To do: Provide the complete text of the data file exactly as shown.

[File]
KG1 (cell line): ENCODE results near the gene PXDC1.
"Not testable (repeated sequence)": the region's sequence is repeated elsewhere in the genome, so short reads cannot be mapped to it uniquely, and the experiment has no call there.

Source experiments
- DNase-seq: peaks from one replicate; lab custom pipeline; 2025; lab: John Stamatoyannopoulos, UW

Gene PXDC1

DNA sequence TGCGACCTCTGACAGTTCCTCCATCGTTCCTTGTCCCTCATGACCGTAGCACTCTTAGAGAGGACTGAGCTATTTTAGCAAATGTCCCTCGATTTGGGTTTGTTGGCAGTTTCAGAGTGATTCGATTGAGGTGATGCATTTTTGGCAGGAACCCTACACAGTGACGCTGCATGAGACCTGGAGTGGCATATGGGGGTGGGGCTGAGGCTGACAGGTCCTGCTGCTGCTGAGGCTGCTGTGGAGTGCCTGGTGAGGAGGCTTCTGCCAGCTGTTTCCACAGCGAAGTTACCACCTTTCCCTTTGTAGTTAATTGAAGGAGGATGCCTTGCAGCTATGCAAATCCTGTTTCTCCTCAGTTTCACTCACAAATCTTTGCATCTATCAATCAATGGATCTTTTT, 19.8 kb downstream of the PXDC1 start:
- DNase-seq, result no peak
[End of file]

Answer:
KG1 (cell line): ENCODE results near the gene PXDC1.
"Not testable (repeated sequence)": the region's sequence is repeated elsewhere in the genome, so short reads cannot be mapped to it uniquely, and the experiment has no call there.

Source experiments
- DNase-seq: peaks from one replicate; lab custom pipeline; 2025; lab: John Stamatoyannopoulos, UW

Gene PXDC1

DNA sequence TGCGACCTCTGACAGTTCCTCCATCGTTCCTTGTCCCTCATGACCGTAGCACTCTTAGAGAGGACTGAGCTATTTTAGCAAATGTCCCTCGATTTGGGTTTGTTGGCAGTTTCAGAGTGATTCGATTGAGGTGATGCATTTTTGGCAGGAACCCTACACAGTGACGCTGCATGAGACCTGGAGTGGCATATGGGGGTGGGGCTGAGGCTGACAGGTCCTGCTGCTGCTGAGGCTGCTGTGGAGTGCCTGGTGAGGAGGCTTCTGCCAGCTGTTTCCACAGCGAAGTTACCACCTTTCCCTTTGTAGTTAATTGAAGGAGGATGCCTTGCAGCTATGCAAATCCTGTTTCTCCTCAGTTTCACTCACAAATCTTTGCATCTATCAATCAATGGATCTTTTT, 19.8 kb downstream of the PXDC1 start:
- DNase-seq, result no peak